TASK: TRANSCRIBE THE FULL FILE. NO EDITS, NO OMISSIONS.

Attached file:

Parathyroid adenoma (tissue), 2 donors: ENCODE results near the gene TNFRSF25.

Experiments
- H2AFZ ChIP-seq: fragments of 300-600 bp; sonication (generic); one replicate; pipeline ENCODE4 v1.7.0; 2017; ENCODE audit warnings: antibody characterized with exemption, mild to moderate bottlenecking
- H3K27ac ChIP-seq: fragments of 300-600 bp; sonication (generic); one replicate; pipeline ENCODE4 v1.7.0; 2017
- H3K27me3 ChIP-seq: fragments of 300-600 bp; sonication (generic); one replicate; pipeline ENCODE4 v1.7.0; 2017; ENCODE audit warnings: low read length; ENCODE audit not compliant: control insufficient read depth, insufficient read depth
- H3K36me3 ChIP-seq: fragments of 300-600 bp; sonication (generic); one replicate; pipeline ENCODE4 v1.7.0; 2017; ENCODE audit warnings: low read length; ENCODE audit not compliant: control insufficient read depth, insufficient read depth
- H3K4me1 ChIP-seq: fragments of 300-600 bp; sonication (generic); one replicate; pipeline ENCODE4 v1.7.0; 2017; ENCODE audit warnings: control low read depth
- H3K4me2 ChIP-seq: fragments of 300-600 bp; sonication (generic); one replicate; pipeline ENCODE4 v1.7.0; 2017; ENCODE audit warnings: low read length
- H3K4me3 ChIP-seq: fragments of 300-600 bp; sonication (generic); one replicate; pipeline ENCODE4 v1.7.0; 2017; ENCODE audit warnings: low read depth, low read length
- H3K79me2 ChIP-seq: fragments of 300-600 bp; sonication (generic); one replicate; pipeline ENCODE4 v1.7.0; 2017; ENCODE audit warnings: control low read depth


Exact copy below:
Parathyroid adenoma (tissue), 2 donors: ENCODE results near the gene TNFRSF25.

Experiments
- H2AFZ ChIP-seq: fragments of 300-600 bp; sonication (generic); one replicate; pipeline ENCODE4 v1.7.0; 2017; ENCODE audit warnings: antibody characterized with exemption, mild to moderate bottlenecking
- H3K27ac ChIP-seq: fragments of 300-600 bp; sonication (generic); one replicate; pipeline ENCODE4 v1.7.0; 2017
- H3K27me3 ChIP-seq: fragments of 300-600 bp; sonication (generic); one replicate; pipeline ENCODE4 v1.7.0; 2017; ENCODE audit warnings: low read length; ENCODE audit not compliant: control insufficient read depth, insufficient read depth
- H3K36me3 ChIP-seq: fragments of 300-600 bp; sonication (generic); one replicate; pipeline ENCODE4 v1.7.0; 2017; ENCODE audit warnings: low read length; ENCODE audit not compliant: control insufficient read depth, insufficient read depth
- H3K4me1 ChIP-seq: fragments of 300-600 bp; sonication (generic); one replicate; pipeline ENCODE4 v1.7.0; 2017; ENCODE audit warnings: control low read depth
- H3K4me2 ChIP-seq: fragments of 300-600 bp; sonication (generic); one replicate; pipeline ENCODE4 v1.7.0; 2017; ENCODE audit warnings: low read length
- H3K4me3 ChIP-seq: fragments of 300-600 bp; sonication (generic); one replicate; pipeline ENCODE4 v1.7.0; 2017; ENCODE audit warnings: low read depth, low read length
- H3K79me2 ChIP-seq: fragments of 300-600 bp; sonication (generic); one replicate; pipeline ENCODE4 v1.7.0; 2017; ENCODE audit warnings: control low read depth